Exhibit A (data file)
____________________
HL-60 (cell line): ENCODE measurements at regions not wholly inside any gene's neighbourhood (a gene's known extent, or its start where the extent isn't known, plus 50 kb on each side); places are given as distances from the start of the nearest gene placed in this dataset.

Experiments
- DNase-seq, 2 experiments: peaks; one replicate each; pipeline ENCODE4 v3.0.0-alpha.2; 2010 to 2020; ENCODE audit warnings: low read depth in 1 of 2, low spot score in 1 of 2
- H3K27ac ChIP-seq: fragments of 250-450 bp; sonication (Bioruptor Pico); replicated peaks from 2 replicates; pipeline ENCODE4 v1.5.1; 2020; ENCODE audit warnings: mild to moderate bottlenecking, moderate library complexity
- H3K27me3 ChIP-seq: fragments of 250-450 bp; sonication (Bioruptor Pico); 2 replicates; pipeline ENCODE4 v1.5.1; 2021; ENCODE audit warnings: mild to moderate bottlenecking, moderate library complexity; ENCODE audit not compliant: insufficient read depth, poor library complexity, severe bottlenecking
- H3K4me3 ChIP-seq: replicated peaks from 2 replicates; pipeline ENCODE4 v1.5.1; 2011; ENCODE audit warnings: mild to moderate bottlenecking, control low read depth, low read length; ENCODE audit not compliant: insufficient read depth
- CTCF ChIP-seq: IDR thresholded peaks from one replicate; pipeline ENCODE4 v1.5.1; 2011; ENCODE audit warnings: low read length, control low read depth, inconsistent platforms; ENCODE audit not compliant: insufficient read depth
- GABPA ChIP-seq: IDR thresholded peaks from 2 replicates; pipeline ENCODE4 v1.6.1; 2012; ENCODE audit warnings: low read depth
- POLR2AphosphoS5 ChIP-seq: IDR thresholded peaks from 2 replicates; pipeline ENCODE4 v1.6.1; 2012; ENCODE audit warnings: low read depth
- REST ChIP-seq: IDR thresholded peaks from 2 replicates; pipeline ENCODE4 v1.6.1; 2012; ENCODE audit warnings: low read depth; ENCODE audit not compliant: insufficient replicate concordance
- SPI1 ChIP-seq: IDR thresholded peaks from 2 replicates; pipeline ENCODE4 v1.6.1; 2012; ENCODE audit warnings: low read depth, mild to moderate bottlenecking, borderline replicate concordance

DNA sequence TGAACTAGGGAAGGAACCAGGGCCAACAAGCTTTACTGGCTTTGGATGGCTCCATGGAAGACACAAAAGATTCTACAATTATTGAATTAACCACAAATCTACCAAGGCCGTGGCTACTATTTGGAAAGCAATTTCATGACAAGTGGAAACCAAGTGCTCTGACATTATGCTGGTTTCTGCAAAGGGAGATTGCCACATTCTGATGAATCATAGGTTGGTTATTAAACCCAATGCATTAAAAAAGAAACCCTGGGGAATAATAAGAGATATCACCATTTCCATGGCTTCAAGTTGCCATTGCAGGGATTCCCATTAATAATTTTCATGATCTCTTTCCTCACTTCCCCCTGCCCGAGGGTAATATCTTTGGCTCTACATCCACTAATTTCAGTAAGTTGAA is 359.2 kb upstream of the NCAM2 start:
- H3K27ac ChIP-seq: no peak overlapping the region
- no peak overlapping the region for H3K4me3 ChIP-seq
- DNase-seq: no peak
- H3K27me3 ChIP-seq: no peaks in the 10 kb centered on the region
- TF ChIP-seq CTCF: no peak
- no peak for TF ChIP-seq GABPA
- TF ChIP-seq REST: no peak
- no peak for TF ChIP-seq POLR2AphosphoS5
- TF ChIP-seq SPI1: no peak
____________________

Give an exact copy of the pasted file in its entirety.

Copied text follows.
HL-60 (cell line): ENCODE measurements at regions not wholly inside any gene's neighbourhood (a gene's known extent, or its start where the extent isn't known, plus 50 kb on each side); places are given as distances from the start of the nearest gene placed in this dataset.

Experiments
- DNase-seq, 2 experiments: peaks; one replicate each; pipeline ENCODE4 v3.0.0-alpha.2; 2010 to 2020; ENCODE audit warnings: low read depth in 1 of 2, low spot score in 1 of 2
- H3K27ac ChIP-seq: fragments of 250-450 bp; sonication (Bioruptor Pico); replicated peaks from 2 replicates; pipeline ENCODE4 v1.5.1; 2020; ENCODE audit warnings: mild to moderate bottlenecking, moderate library complexity
- H3K27me3 ChIP-seq: fragments of 250-450 bp; sonication (Bioruptor Pico); 2 replicates; pipeline ENCODE4 v1.5.1; 2021; ENCODE audit warnings: mild to moderate bottlenecking, moderate library complexity; ENCODE audit not compliant: insufficient read depth, poor library complexity, severe bottlenecking
- H3K4me3 ChIP-seq: replicated peaks from 2 replicates; pipeline ENCODE4 v1.5.1; 2011; ENCODE audit warnings: mild to moderate bottlenecking, control low read depth, low read length; ENCODE audit not compliant: insufficient read depth
- CTCF ChIP-seq: IDR thresholded peaks from one replicate; pipeline ENCODE4 v1.5.1; 2011; ENCODE audit warnings: low read length, control low read depth, inconsistent platforms; ENCODE audit not compliant: insufficient read depth
- GABPA ChIP-seq: IDR thresholded peaks from 2 replicates; pipeline ENCODE4 v1.6.1; 2012; ENCODE audit warnings: low read depth
- POLR2AphosphoS5 ChIP-seq: IDR thresholded peaks from 2 replicates; pipeline ENCODE4 v1.6.1; 2012; ENCODE audit warnings: low read depth
- REST ChIP-seq: IDR thresholded peaks from 2 replicates; pipeline ENCODE4 v1.6.1; 2012; ENCODE audit warnings: low read depth; ENCODE audit not compliant: insufficient replicate concordance
- SPI1 ChIP-seq: IDR thresholded peaks from 2 replicates; pipeline ENCODE4 v1.6.1; 2012; ENCODE audit warnings: low read depth, mild to moderate bottlenecking, borderline replicate concordance

DNA sequence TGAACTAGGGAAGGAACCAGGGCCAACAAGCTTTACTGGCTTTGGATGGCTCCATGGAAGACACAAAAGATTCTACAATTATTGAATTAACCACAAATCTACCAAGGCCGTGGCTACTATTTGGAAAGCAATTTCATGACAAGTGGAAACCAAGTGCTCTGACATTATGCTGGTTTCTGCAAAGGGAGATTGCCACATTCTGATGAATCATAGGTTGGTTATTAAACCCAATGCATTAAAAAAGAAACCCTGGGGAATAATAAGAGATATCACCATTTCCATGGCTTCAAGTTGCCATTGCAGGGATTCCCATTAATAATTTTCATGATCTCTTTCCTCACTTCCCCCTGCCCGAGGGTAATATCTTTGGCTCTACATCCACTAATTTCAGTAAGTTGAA is 359.2 kb upstream of the NCAM2 start:
- H3K27ac ChIP-seq: no peak overlapping the region
- no peak overlapping the region for H3K4me3 ChIP-seq
- DNase-seq: no peak
- H3K27me3 ChIP-seq: no peaks in the 10 kb centered on the region
- TF ChIP-seq CTCF: no peak
- no peak for TF ChIP-seq GABPA
- TF ChIP-seq REST: no peak
- no peak for TF ChIP-seq POLR2AphosphoS5
- TF ChIP-seq SPI1: no peak